On Monday night, I got a taste of the first olive oil to come out of Georgia in modern times. And you know what? It was pretty good.
Mild. A little nutty. Unobtrusive. But the main quality that its producers are really pushing is that it’s local, and because of that it’s really fresh—a key to good quality.
“There is not a fresher olive oil in the country,” Jason Shaw, a partner in Georgia Olive Farms, based in Lakeland, told guests at a tasting party at Emory University. “We’re six to eight weeks ahead of the West Coast’s harvest.”
Don’t get too excited, yet. With the first trees planted in spring 2009, this first crop was about a tenth of what the owners expect next year— and this year’s pressing is essentially spoken for. State agricultural experts, as well as the olive entrepreneurs themselves, caution that it’s too early to tell whether the trees will thrive in South Georgia’s climate.
“Olives are a crop that’s on the edge of its adaptive range in Georgia,” explains Dan Horton, University of Georgia professor of entomology. The summers are far more humid than olive trees growing in the Mediterranean would face, and the winters can be dangerously cold for the plants. But aside from a freeze scare early on, the Georgia farmers haven’t encountered any unmanageable issues with the weather.
“The biggest problem we have right now is, we don’t have enough oil,” Shaw says.
But that could change soon, if nature continues to cooperate. The partners— Jason Shaw, his brother Sam Shaw, cousin Kevin Shaw, and Berrien Sutton—have added more trees each year and now own or manage about 40 acres of high-density olive groves (605 trees per acre) in Lanier County. Others are trying their hand at olive farming, too: State Senator Tommie Williams planted his first trees last spring near Vidalia.
“We hope that Georgia olive oil will be the next Vidalia onion,” Jason Shaw said at the Emory event.
The big question, notes Lanier County Extension coordinator Elvin Andrews, is whether—or which—pests will move in. “We may get an insect that decides, ‘Olives, they taste real good.’ But we haven’t had anything yet.”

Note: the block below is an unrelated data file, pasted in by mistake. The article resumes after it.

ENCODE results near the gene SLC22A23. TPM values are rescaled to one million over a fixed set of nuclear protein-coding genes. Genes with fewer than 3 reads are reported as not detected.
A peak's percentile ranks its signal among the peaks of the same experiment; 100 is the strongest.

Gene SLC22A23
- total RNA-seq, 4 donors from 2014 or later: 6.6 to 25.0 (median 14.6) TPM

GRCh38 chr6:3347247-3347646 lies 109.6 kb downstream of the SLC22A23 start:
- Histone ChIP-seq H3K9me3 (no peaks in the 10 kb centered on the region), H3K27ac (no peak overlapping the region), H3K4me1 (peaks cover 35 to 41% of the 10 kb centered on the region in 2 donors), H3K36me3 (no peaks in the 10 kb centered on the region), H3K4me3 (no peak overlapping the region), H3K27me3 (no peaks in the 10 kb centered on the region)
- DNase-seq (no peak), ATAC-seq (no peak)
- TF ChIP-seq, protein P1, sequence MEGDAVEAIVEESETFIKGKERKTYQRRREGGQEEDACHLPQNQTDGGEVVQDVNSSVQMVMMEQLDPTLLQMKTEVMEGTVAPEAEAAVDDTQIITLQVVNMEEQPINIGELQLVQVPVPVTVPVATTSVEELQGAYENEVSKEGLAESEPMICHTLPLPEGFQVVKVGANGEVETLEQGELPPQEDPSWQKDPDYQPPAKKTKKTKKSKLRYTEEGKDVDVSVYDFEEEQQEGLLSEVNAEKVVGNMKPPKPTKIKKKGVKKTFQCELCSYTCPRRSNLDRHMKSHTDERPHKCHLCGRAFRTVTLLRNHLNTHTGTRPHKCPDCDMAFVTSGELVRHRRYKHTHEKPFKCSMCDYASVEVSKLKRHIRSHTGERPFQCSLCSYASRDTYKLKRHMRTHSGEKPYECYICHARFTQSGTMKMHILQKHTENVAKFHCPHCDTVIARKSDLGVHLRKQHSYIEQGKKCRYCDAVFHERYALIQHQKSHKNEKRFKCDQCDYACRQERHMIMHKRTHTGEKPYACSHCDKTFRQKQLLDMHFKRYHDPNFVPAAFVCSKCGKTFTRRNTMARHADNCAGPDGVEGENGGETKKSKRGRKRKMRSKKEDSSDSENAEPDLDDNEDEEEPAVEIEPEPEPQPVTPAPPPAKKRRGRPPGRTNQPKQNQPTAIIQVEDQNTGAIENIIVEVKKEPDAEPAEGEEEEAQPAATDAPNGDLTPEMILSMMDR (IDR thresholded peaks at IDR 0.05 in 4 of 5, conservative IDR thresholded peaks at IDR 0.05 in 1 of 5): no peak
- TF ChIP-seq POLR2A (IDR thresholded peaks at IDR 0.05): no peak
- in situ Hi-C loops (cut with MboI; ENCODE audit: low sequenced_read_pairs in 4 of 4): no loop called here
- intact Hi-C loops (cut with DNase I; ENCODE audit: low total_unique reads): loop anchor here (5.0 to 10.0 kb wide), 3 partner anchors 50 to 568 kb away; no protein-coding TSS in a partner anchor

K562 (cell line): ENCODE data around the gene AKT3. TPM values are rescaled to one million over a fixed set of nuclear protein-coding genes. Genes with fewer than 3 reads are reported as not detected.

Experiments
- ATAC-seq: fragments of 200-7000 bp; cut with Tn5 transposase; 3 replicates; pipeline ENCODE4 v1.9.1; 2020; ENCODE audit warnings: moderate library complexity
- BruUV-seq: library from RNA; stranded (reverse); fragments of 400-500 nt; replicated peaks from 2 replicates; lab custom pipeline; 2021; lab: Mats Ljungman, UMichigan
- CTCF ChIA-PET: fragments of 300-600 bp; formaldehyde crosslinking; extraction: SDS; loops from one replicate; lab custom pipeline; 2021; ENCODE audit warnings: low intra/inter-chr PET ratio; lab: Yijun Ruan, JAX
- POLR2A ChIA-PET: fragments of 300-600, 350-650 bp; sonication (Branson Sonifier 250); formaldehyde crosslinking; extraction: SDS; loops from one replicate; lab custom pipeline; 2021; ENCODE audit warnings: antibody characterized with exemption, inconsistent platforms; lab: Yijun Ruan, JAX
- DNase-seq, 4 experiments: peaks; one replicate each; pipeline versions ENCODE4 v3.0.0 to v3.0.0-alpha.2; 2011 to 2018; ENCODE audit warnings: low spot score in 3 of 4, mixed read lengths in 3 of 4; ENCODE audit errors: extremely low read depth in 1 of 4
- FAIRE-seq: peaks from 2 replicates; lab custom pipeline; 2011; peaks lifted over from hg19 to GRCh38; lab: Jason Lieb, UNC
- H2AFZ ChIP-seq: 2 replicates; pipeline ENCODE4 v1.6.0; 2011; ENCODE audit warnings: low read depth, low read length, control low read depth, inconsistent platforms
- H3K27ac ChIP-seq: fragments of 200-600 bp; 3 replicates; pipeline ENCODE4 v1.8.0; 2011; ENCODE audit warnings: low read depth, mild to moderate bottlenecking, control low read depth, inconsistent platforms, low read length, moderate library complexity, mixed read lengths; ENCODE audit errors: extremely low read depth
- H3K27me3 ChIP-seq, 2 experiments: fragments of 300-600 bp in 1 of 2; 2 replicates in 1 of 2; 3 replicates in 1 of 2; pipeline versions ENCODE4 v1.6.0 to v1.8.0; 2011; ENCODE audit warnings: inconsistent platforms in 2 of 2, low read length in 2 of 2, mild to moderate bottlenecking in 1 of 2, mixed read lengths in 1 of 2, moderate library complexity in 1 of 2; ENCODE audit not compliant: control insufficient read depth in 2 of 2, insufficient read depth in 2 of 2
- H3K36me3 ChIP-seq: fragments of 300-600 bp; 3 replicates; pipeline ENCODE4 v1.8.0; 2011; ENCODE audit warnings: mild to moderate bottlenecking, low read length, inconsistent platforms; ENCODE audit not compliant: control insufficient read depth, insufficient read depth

Lead farmer Kevin Shaw puts emphasis on the word “yet.” “We don’t have the olive fruit fly that is a pest all over the olive producing world, except maybe for Texas,” he says. “There’s none in Georgia so far. But as production ramps up, we’re probably going to start seeing some problems.”
So for the time being, this crop has been grown with relatively low amounts of chemicals for a conventional farm. Kevin Shaw says he’s used a standard fertilizer, calcium nitrate, an herbicide (including Roundup, Goal and Surflan) to keep the weeds under control until the trees’ canopies can do that naturally, plus about four applications per year of a fungicide, a copper product called Koside 3000, to protect the trees from diseases like peacock spot.
That may seem like a lot, but the scientists and the growers say that such things must be kept in perspective.
“Those that are kind of worried about pesticides and all, I think that’s just unfounded right now,” Andrews says. Compared with other Georgia conventional fruit crops, he says, “On olives, I can tell you, we’re using a lot less chemicals.” He sprays his own pecan orchards about twice as often as the Shaws have sprayed their olives.
Even so, that’s about twice as much fungicide as is used on West Coast olives, Jason Shaw says.
What will ultimately be necessary to protect the plants is still an unknown, says Kevin Shaw. “I’m not saying we couldn’t get by with doing what California does on the spraying. We’re just not ready to take that risk yet—and get total defoliation because of peacock spot or something.” He points out that the farm does use drip irrigation, a far more effective watering system than traditional spray (sprinkler) irrigation.
“We want to do what’s best for the environment. But at the end of the day, we want to protect what’s there, we want a return on our investment, and we want to be profitable.”
The olive farmers are confident that local food lovers will seek out their product for the same reasons they choose Georgia peaches (another conventionally grown commercial crop) over California or imported peaches: the product is fresher, the consumer feels a connection with the local grower, and the economic impact stays close to home. So stay tuned. Partner Berrien Sutton is trying a few acres of organic trees in nearby Homerville. And more of the conventional crop will become available next year.
> Dying to get your hands on some Georgia olive oil right now? It’s available, in very limited quantities, for $25 per 11.8-ounce bottle, plus shipping. To order, e-mail firstname.lastname@example.org. Select retail locations will be named next year.
> Writer Jim Auchmutey explores the budding Georgia olive agri-industry in depth in the January 2012 issue of Atlanta magazine.